Wilmington newborn is world's youngest to get robotic surgery
Posted December 23, 2011
Chapel Hill, N.C. — A newborn Wilmington boy has become the youngest and smallest patient in the world to undergo robotic surgery.
When Raiden Jewett was born on Nov. 13, his first breaths of life sounded odd.
"They thought he was just congested, because he was making this weird noise," his mother, Brandie Jewett, said.
The usual attempts to clear a baby's airway, though, didn't work. A benign cyst just above the vocal chords was the real problem.
The standard surgical approach for such a problem involves making an incision in the neck to insert a breathing tube in the airway.
"Putting a tracheotomy in that child does change the experience and a significant chance of risk for the parents and child," said Dr. Adam Zanation, a head and neck surgeon at UNC Children's Hospital.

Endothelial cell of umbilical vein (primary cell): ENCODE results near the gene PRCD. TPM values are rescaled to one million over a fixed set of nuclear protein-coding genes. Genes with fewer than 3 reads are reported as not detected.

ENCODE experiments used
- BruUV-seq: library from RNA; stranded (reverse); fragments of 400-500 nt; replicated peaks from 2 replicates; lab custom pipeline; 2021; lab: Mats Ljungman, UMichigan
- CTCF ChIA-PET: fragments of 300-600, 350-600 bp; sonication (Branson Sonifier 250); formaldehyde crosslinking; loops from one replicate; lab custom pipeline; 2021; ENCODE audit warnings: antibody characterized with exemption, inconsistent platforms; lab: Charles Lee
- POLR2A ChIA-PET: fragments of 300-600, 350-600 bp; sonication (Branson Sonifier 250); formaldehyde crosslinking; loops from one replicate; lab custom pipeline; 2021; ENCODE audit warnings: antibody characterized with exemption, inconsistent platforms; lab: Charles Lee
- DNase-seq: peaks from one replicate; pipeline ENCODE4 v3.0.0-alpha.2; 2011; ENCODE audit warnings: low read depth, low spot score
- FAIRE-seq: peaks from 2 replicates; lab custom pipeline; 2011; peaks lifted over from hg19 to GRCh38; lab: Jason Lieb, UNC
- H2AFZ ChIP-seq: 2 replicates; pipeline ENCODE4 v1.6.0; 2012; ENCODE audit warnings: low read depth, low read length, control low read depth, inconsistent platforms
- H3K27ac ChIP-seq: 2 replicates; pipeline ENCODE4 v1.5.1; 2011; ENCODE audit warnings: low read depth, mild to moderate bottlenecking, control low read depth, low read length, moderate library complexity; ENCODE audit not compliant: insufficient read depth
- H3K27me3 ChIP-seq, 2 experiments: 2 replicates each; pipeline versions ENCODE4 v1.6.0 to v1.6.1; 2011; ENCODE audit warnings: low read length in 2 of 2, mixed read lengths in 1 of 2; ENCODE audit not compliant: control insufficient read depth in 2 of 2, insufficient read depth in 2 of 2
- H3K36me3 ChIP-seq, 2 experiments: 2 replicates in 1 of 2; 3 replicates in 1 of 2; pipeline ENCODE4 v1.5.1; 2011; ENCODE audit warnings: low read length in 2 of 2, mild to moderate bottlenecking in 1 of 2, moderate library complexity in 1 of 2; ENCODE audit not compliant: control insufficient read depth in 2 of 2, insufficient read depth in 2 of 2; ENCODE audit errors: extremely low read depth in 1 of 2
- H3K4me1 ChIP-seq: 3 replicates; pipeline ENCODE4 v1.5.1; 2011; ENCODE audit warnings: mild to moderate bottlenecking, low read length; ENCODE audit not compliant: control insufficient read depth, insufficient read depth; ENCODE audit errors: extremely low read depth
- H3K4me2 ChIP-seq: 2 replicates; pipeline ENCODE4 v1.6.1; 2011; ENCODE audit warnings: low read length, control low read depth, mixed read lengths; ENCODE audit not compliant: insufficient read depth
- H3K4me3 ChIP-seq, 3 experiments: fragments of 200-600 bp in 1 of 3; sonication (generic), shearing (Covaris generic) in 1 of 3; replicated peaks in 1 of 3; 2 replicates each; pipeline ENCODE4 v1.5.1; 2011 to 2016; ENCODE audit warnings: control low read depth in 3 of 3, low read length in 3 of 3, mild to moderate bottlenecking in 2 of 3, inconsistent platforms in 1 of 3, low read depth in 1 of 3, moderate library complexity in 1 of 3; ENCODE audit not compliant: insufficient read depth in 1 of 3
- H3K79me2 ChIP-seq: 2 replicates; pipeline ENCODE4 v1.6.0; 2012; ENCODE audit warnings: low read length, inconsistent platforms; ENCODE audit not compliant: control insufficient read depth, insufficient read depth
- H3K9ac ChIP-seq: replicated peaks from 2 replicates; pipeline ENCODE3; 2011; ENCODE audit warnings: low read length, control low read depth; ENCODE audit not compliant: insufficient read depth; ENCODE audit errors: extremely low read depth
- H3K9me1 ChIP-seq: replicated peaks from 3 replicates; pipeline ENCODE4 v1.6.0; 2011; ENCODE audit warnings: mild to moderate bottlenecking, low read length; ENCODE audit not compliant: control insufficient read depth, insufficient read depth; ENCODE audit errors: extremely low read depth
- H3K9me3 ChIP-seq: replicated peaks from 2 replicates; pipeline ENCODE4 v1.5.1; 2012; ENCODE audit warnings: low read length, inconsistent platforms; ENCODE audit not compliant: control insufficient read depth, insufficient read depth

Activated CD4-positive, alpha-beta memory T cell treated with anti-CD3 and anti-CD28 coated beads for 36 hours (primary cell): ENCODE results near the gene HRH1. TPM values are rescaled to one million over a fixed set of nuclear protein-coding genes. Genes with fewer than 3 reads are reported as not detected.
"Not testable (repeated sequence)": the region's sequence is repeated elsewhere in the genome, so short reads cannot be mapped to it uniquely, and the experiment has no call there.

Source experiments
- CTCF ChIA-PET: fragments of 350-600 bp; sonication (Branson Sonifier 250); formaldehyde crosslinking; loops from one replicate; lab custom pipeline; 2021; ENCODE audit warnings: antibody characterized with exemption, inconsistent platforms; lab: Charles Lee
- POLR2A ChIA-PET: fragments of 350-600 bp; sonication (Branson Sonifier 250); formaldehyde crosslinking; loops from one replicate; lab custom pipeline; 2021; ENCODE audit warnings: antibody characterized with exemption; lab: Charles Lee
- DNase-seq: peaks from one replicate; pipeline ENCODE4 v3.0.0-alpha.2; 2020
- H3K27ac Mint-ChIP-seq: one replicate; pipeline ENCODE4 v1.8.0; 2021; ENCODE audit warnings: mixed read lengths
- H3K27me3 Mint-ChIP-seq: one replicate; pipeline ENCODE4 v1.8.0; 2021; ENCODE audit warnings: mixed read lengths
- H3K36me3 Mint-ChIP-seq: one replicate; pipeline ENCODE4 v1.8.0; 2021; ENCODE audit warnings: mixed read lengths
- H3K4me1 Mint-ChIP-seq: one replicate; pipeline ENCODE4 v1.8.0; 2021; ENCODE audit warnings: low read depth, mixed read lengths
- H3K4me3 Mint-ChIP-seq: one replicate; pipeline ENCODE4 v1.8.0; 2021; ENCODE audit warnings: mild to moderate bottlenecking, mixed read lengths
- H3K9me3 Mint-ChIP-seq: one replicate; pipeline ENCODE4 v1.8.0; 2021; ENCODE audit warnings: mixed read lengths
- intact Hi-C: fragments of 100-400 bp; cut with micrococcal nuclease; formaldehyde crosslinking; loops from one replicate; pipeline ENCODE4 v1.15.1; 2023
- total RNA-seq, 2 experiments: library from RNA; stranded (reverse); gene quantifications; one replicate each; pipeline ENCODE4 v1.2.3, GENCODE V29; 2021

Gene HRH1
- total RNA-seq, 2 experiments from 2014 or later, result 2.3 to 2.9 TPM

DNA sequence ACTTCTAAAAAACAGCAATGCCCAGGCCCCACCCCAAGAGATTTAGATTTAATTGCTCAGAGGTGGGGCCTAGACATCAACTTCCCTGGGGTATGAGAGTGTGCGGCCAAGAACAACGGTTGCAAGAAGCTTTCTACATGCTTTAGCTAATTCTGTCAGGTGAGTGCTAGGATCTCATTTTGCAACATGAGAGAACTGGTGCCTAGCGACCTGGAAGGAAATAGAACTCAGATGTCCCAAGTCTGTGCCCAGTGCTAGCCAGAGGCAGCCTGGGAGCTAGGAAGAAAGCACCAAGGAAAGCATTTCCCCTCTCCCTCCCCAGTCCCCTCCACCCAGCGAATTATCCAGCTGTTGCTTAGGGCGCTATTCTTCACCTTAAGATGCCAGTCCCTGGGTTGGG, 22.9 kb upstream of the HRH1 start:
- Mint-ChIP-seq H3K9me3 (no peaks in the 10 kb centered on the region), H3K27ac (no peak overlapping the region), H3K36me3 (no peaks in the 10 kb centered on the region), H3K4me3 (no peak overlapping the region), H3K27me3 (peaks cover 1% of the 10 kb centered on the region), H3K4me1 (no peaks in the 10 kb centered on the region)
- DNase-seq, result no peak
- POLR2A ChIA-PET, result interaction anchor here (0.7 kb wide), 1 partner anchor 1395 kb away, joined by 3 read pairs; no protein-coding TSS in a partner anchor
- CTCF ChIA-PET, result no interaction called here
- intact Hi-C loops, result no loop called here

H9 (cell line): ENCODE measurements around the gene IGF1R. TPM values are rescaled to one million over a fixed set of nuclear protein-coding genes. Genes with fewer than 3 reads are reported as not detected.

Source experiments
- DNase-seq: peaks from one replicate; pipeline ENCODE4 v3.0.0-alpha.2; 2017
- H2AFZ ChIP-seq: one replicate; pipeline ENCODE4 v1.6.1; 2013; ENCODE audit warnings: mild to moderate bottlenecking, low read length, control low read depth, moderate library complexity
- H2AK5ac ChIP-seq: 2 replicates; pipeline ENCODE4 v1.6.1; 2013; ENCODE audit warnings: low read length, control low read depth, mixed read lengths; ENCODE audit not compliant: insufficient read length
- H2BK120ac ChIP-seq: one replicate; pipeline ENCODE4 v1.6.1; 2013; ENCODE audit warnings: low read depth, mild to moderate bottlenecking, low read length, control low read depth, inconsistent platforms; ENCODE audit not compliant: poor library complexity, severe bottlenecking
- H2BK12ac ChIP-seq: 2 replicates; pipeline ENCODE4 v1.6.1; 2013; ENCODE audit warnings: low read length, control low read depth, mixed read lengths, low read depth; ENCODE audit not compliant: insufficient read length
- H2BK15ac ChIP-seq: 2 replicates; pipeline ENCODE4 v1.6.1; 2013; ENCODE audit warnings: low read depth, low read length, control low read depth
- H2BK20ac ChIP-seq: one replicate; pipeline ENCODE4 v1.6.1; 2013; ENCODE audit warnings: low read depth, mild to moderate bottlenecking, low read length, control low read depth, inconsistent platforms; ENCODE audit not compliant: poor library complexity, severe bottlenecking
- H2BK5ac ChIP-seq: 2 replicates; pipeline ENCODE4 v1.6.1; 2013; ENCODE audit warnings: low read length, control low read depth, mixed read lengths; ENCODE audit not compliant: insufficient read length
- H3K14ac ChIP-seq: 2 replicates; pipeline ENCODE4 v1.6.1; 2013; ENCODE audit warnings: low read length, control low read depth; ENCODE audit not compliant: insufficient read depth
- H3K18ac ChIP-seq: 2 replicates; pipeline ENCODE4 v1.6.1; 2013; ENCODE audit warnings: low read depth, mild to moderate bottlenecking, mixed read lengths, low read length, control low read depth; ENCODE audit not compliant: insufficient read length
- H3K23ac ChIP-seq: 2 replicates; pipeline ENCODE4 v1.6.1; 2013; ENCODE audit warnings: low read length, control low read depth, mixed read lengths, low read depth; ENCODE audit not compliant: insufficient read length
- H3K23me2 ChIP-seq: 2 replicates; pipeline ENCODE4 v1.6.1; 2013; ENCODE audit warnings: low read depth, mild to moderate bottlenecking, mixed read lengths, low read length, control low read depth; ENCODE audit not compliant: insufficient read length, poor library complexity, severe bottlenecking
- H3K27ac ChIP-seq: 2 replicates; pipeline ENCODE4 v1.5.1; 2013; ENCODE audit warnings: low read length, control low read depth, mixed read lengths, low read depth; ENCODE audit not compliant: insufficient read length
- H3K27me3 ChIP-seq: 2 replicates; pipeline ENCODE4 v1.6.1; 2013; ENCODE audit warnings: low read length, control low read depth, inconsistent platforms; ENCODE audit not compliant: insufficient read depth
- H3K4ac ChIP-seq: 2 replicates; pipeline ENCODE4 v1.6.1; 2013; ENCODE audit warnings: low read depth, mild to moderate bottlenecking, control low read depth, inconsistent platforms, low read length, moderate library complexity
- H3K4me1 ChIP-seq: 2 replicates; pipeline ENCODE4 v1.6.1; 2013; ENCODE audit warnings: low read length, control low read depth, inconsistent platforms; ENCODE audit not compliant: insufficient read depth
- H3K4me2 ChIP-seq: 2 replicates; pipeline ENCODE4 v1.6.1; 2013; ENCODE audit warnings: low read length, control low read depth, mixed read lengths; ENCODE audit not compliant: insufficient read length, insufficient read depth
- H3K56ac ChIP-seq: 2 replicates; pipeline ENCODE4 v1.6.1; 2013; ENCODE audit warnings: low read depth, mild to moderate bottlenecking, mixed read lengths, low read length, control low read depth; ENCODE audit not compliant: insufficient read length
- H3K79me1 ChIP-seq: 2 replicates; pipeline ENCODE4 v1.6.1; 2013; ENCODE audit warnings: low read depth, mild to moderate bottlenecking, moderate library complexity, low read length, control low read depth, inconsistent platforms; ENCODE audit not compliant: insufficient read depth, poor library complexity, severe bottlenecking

Instead, Zanation and pediatric otolaryngologist Dr. Carlton Zadanski offered to do a procedure that uses a DaVinci Robot and avoids a tracheotomy.
The surgeon controls the robot and uses its small instruments to work in an extremely narrow space. Three robotic arms insert a breathing tube through the child's mouth, and a laser fiber cuts out the cyst.
Zanation said his team at UNC Children's Hospital has done five pediatric airway surgeries in the past 18 months, but Raiden was the youngest to have robotic surgery in the world.
"It went fantastic," his father, Nathan Jewett, said.
"He's done really good. He's been really strong," Brandie Jewett said.
Raiden took 33 days to heal and become able to feed normally, and his parents were cleared Monday to take him home.
"It will be the best Christmas present you could get," Nathan Jewett said.